Labour Mobility for Refugees

Many refugees flee to countries where they do not have access to agricultural land or the formal labour market. They are consequently obliged to rely on international assistance and occasional work in the informal sector. As a result, they may try to move to a state where better jobs appear to be available. In many cases, however, they lack the necessary passports, visas and work permits and may find themselves in a situation of continued vulnerability.

Such situations would not arise if refugees, especially those with particular skills, could exercise freedom of movement, gain access to the required documents and work legally in other countries. Although not a solution in itself, labour mobility could assist refugees to locally integrate in the country where they are working or their country of first asylum. It could also provide refugees with the resources and capacity to return to their country of origin, once it becomes safe to do so.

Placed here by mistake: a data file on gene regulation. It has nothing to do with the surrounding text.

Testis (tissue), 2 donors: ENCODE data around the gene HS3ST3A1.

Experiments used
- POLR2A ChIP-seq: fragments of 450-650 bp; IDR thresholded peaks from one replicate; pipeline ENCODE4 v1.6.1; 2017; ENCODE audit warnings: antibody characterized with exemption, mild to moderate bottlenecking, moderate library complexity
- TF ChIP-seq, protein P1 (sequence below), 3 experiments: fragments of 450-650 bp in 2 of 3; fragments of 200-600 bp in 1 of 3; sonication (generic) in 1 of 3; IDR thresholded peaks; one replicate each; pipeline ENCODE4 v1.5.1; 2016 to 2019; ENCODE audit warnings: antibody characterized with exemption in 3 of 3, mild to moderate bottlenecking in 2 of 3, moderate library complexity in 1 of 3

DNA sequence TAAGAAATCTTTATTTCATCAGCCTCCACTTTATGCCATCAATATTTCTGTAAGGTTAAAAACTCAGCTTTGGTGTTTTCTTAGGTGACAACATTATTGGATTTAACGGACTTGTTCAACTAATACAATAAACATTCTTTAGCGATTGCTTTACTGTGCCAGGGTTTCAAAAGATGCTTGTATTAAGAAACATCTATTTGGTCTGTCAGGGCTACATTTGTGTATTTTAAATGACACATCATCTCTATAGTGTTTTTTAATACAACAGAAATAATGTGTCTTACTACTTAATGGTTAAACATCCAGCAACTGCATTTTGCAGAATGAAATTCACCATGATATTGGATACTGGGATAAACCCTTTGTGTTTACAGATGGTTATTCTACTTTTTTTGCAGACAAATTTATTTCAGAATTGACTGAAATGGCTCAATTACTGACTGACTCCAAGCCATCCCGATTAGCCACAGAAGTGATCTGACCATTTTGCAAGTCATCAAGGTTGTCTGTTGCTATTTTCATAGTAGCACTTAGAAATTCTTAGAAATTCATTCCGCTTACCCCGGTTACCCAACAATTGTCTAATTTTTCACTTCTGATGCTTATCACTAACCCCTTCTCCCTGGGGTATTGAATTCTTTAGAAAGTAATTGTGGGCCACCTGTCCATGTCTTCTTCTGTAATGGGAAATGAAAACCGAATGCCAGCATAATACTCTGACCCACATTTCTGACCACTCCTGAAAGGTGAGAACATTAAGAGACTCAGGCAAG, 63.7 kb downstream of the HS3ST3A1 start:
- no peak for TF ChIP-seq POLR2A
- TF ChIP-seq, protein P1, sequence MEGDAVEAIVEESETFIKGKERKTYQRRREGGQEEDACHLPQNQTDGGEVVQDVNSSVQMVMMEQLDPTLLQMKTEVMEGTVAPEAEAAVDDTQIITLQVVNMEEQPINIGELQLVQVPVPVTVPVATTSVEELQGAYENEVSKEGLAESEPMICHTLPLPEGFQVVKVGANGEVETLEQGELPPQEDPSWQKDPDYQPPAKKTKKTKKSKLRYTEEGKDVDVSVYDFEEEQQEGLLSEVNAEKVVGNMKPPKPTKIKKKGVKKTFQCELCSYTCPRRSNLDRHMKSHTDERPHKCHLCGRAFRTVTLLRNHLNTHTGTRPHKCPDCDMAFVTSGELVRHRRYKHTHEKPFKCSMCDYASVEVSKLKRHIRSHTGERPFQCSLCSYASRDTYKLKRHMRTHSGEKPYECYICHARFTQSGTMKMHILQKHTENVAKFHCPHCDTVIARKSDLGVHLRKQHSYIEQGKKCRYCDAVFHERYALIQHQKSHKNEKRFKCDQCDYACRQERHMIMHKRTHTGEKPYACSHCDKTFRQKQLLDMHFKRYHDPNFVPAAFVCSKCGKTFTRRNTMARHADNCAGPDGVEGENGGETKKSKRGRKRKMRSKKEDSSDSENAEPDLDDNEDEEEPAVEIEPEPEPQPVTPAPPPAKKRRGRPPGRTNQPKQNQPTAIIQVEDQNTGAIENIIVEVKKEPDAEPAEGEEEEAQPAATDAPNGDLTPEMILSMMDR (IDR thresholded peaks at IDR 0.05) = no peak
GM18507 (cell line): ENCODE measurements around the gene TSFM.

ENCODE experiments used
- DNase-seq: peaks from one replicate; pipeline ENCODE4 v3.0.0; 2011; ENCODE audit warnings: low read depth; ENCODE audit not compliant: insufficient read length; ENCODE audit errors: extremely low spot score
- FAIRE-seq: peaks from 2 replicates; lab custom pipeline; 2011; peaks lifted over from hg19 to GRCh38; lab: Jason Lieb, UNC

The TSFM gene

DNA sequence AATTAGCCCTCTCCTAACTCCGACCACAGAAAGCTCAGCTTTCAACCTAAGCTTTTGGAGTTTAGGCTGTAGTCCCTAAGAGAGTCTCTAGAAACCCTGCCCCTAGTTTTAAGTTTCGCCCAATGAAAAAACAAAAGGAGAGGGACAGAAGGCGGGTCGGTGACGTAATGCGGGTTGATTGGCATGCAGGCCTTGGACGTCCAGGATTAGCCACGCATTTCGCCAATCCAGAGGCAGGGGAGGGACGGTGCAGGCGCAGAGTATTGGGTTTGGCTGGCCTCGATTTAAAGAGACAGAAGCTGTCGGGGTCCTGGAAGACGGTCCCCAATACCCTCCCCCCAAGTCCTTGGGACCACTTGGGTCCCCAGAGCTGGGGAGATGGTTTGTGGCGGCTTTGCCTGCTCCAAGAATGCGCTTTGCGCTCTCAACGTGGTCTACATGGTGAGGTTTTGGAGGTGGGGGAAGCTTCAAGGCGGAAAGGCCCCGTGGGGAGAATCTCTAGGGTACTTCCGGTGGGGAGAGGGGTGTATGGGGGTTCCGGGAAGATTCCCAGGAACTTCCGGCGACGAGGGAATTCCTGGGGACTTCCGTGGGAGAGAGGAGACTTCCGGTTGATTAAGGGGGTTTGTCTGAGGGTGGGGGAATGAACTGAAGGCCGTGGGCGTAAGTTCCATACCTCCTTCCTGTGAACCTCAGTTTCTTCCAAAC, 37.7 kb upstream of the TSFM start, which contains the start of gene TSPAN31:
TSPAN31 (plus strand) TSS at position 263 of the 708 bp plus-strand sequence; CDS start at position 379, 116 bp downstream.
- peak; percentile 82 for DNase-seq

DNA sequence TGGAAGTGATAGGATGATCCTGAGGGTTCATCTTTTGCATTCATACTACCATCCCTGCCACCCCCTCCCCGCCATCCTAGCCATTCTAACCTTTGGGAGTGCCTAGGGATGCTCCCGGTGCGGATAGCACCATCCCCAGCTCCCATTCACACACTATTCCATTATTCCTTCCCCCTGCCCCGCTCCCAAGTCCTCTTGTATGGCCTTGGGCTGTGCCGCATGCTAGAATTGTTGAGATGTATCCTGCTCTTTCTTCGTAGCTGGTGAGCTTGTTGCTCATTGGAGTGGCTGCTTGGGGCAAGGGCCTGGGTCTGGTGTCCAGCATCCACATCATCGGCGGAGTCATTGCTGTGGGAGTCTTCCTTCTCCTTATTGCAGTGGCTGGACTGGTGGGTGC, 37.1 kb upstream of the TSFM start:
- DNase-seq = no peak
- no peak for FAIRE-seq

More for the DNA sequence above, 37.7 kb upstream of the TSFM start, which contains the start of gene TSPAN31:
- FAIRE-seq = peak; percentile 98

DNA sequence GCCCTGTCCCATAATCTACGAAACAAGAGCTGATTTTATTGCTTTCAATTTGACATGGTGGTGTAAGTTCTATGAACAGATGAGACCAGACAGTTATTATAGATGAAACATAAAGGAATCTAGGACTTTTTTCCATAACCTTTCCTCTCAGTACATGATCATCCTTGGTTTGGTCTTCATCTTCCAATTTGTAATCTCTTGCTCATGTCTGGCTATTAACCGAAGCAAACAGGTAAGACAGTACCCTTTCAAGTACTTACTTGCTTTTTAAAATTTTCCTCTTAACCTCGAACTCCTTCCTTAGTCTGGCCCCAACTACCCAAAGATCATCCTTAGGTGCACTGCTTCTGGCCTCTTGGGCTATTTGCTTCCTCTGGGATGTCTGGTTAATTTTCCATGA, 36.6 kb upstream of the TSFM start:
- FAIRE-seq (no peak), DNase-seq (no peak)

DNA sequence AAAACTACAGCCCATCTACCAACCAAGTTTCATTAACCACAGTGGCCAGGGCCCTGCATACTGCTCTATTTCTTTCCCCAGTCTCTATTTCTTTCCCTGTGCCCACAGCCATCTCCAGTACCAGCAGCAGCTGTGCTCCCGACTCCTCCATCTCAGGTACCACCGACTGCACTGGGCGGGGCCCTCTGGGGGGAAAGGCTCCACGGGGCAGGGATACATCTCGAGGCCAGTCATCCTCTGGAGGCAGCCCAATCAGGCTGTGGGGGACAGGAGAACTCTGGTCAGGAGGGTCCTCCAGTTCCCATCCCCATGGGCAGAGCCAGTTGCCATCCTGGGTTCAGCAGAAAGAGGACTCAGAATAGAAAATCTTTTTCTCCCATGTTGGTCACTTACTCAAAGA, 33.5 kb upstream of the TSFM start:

Q&A: Economist seeks to boost refugees' productivity through labour mobility

Labour migration schemes can help refugees find jobs, build skills and work towards longer-term solutions, says Ali Mansoor, the head of the Global Forum for Migration and Development.